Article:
Exploring Aesthetics: The Picturesque Appropriation of Land in Journals of Australian Exploration


The journals of explorers are an important element in the cultural representation of the geography of Australia and of the nature of its inhabitants. But how does one deal with a literature of fact, where the daily entry might simply record the weather or the reading of the barometer? Bernard Smith, Robert Sellick, Robert Dixon, and Ross Gibson have all examined exploration journals in varying ways, and each at some point has looked at the aesthetic descriptions of the landscape. These are not the only moments in the journals that demand attention, but aesthetic description does stand out from the mass of detail in the journals. Bernard Smith's European Vision in the South Pacific was one of the first studies to take exploration literature seriously as a record of the interrelationship between aesthetic and scientific responses to the land. Robert Dixon's The Course of Empire looks at the influence of eighteenth-century aesthetics on explorers' topographical descriptions, while Ross Gibson's The Diminishing Paradise examines the influence of paradisal myths in the textual formation of the continent.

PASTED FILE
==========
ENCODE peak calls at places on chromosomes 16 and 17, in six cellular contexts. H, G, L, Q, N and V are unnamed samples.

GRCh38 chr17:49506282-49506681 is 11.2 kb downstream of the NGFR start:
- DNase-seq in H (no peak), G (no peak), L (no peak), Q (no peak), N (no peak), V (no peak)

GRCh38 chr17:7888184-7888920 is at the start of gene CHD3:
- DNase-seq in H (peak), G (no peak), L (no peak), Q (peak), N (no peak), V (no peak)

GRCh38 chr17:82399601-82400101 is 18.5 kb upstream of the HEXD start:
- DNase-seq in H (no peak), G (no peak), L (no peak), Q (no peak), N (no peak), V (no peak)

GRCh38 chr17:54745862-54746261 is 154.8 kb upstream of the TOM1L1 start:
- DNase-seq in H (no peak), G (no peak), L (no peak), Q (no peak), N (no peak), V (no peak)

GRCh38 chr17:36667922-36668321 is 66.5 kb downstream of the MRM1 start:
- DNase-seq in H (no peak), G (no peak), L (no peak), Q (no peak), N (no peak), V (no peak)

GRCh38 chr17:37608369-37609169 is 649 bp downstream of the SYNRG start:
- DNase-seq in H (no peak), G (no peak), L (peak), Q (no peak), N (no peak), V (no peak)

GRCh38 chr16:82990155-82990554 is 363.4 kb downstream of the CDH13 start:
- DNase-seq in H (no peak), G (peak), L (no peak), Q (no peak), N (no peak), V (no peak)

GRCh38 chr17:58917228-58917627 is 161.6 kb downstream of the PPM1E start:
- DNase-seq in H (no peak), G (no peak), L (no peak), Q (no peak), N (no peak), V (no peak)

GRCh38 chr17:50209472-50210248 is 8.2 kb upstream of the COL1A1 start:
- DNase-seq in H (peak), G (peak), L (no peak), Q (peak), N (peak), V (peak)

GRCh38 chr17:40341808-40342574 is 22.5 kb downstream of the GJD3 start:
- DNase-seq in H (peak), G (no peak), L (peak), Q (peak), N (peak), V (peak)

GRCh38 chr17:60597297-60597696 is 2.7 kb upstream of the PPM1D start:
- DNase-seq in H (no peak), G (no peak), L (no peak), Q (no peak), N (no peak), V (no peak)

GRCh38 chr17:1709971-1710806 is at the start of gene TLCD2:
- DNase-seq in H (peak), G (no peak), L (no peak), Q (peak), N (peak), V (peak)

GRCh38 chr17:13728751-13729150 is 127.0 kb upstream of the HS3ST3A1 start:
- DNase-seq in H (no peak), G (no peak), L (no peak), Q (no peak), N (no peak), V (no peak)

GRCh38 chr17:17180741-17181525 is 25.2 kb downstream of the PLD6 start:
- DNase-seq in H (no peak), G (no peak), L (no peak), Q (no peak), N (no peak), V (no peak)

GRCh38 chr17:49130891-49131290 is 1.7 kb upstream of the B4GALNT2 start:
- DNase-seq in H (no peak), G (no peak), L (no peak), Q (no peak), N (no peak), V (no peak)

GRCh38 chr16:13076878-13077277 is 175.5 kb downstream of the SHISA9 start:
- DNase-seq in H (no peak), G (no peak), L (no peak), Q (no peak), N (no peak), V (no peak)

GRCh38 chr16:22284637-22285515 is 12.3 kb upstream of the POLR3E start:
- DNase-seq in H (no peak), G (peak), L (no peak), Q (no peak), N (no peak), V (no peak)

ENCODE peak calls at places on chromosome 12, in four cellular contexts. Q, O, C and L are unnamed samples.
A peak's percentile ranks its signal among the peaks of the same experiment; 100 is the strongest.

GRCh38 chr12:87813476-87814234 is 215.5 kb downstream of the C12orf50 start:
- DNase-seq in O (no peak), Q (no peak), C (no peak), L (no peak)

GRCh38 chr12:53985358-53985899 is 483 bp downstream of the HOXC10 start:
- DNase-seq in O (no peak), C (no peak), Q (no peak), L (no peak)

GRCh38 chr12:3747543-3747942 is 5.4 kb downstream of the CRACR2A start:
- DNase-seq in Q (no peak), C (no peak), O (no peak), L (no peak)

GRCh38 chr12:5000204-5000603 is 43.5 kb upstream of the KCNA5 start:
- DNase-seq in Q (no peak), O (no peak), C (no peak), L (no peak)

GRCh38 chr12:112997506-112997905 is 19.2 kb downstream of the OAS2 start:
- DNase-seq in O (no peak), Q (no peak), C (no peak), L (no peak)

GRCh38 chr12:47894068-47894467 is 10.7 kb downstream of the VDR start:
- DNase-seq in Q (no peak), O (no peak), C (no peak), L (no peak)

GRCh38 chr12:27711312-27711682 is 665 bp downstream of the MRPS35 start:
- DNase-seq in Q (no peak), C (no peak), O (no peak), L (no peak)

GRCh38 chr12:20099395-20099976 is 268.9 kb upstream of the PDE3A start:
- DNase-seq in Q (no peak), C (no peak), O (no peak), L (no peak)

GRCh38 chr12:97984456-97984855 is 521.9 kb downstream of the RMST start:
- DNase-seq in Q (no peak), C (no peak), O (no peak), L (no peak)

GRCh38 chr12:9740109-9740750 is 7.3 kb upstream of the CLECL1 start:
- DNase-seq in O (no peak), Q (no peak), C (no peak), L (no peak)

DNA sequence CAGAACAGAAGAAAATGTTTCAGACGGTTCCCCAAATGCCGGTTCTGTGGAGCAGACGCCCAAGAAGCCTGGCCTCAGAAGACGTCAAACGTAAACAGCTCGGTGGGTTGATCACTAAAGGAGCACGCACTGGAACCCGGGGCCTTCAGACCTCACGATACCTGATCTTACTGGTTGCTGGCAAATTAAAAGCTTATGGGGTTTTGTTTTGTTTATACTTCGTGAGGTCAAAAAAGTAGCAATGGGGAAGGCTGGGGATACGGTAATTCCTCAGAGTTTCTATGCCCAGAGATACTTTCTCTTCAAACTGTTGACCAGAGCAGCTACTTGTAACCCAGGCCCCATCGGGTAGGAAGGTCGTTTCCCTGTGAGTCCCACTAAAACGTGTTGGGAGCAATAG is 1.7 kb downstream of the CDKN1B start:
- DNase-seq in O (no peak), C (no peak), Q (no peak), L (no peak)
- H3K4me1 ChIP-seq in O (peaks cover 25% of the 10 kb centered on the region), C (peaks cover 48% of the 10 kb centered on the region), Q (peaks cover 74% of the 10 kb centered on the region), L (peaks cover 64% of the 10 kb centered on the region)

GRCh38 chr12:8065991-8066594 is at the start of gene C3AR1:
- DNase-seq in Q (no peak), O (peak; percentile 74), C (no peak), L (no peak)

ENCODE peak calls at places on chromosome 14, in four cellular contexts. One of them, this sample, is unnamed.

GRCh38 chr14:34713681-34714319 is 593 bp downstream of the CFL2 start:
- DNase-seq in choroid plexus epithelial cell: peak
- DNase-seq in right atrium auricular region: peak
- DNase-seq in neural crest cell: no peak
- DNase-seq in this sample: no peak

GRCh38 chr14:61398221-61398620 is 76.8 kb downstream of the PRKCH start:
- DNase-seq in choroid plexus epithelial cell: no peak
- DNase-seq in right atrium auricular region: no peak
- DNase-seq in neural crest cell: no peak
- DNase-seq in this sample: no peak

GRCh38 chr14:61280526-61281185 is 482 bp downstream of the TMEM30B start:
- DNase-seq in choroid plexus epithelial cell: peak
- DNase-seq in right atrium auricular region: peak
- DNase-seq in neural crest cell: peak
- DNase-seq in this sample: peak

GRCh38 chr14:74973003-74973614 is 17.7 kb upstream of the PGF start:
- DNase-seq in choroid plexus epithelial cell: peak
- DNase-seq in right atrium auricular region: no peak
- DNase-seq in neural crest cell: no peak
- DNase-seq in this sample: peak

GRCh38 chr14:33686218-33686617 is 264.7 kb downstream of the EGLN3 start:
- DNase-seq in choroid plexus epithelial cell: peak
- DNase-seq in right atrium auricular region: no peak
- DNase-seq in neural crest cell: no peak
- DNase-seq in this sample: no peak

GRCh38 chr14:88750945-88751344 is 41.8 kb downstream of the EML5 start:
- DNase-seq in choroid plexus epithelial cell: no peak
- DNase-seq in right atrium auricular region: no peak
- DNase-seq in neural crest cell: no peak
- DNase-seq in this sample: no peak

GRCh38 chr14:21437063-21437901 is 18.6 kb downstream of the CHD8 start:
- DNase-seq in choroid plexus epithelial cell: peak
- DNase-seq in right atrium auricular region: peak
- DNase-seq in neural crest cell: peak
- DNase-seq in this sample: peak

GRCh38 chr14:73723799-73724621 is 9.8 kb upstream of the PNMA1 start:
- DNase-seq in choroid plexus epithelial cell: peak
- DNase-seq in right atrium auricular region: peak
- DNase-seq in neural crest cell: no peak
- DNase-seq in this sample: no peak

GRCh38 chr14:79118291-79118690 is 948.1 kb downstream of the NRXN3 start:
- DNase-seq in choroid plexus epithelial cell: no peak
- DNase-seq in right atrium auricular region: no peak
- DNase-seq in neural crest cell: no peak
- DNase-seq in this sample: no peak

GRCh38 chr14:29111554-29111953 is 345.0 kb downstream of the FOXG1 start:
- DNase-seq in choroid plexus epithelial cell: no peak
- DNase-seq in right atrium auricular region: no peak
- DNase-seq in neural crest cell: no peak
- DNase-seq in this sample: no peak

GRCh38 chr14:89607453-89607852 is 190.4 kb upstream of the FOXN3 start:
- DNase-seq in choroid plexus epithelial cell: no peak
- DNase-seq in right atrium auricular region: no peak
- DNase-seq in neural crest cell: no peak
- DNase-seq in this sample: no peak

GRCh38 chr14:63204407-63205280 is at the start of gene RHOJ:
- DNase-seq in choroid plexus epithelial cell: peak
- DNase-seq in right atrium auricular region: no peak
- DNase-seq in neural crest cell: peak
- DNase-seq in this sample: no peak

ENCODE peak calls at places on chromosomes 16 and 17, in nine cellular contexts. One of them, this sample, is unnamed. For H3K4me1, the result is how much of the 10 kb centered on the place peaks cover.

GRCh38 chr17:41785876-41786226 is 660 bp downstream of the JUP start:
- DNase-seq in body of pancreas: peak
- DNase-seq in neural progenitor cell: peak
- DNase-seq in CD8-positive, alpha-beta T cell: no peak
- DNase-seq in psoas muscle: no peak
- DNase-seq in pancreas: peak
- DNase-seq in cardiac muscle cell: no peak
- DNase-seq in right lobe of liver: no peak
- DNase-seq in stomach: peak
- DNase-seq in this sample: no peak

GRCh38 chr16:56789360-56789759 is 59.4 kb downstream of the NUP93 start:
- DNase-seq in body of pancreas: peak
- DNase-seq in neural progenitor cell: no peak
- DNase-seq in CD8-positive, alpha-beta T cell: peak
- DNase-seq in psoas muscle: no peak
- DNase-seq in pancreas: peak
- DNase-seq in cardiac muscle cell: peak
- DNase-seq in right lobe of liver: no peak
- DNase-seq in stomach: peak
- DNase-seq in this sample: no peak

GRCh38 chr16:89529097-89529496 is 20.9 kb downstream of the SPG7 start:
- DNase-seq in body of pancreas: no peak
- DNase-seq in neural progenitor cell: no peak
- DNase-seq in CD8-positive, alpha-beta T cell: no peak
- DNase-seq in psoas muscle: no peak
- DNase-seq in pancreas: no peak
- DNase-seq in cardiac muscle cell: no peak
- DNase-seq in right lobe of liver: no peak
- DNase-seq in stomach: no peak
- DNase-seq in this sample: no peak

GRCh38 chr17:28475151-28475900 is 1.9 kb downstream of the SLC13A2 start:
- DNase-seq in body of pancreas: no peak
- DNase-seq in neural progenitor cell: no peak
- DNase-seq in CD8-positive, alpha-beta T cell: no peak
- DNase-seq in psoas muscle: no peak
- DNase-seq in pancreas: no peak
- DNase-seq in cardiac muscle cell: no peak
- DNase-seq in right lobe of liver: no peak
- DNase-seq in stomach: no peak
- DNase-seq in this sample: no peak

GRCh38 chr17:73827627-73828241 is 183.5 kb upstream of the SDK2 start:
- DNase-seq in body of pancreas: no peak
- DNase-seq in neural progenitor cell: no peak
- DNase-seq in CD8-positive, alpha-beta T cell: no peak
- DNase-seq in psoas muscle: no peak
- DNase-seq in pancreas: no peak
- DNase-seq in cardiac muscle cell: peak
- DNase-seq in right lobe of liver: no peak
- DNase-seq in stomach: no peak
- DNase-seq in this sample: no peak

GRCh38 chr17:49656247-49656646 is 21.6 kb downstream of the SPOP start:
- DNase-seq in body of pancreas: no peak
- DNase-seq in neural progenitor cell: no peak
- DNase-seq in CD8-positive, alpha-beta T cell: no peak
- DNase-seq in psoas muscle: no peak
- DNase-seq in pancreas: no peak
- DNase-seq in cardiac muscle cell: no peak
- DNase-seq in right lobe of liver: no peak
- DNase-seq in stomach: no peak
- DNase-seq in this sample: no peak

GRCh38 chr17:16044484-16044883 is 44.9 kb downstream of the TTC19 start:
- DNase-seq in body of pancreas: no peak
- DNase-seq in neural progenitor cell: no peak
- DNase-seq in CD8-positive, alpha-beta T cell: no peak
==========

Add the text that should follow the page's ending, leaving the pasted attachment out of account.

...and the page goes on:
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Published 1 October 1992 in Volume 15 No. 4. Subjects: Australia - Literary portrayal, Australian landscape - Literary portrayal, Diaries & journals, Exploration & explorers of Australia (Land), Non fiction.

Cite as: Ryan, Simon. ‘Exploring Aesthetics: The Picturesque Appropriation of Land in Journals of Australian Exploration.’ Australian Literary Studies, vol. 15, no. 4, 1992, doi: 10.20314/als.9b5cf97b17.